I was a bank teller in Korea Town in Los Angeles way back when, which is where I learned how to say “Na neun se sangh ih suh ka jhang tung tung han salam imnida.” I’m sure the spelling is atrocious, but phonetically, that’s Korean for “I am the fattest man in the world.”
One of the things we tellers did to pass the time was figure out ways to embezzle money. For those of you FBI agents reading this blog, please keep in mind that figuring out ways to embezzle money is markedly different from actually embezzling money, which is not something we did. (Not something I did, anyway. I can’t speak for everyone, especially not Slippery Pete.)
Robbing a bank, for instance, is a pretty crappy way to get ill-gotten gains. In the first place, we were instructed to fully comply with any robber’s demands, whether they had a gun or not. As such, we were only allowed to keep $2,500 in cash in our drawer at any given time, including a dye pack which exploded upon leaving the bank. So anyone who walks up to a teller window and says “Gimme all your cash” isn’t going to get enough to justify the legal headaches and the lengthy prison sentence.
A bank takeover is far more profitable and far more logistically nightmarish. You’ve got to have a lot of people to hold hostages, blow safes, and move mounds of cash. And how are you going to get all the money out of the building with all the people and avoid getting caught? On average, your average Wells Fargo branch back in my day had about $400,000 cash on any given day. If you’ve got a group of, say, eight guys to get all the money, you’re only hauling in fifty grand or so – not bad for a dishonest day’s work, but probably also not worth the subsequent internment and complete and utter ostracization from civilized society.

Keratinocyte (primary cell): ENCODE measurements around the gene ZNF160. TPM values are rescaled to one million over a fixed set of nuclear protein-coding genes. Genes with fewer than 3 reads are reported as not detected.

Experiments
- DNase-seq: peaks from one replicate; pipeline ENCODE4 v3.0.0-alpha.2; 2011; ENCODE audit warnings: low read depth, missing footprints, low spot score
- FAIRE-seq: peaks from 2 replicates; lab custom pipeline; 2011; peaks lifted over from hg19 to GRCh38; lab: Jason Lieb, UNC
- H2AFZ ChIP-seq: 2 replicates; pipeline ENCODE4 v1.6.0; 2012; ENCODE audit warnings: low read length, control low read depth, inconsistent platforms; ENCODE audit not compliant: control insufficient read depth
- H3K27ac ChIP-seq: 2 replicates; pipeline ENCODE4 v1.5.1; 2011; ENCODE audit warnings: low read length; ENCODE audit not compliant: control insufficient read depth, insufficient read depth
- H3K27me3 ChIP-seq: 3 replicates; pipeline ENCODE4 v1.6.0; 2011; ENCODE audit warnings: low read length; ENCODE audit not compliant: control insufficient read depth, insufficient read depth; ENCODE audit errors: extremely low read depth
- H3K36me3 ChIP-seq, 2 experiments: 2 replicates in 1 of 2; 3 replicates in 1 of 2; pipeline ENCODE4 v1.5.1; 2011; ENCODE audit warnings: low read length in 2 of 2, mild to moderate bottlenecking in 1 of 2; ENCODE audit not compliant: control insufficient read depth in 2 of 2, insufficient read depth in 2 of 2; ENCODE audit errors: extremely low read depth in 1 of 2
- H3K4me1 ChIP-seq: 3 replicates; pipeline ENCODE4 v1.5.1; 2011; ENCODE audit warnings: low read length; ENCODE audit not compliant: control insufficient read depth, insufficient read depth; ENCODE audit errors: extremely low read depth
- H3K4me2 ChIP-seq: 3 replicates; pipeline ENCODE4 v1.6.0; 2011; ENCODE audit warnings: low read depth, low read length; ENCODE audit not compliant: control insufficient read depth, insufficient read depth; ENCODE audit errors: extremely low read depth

No, the way to steal money is electronically, and we have to be talking hundreds of millions of dollars before it even begins to get interesting.
The problem there, though, is that electronic transactions are almost always reversible, so the only way to make it work is to hack into the system, get the billion dollars, and then trade it out for cash. But who’s going to cash you out for a billion dollars? Is there even a billion dollars in cash anywhere in the world?
It’s all problematic.
In my estimation, even having a billion dollars that you’ve come by legally ultimately creates problems. It’s pretty hard to have a billion dollars and not have everyone in the world know you have a billion dollars. Certainly the tax man’s gonna hit you up for at least half of it, and then every 501 (c) (3) on earth is going to tell you a sob story to get you to donate. Save the whales! Feed the children! Slaughter cats! Now that’s something I’d pay for.
No, the secret to lifelong happiness is to have an offshore oil rig hidden in the territorial waters of a tax shelter in the Caribbean. You have billions that you can donate anonymously or squander at your leisure, and you can use the rest to screw over the little guy every chance you get. Then I can finally pay someone to fix my toilets and mow my lawn. And cook my meals and do my dishes and fold my clothes. And to exercise for me.
Maybe I should just do hard drugs instead.
I stole the name “Slippery Pete” from Seinfeld.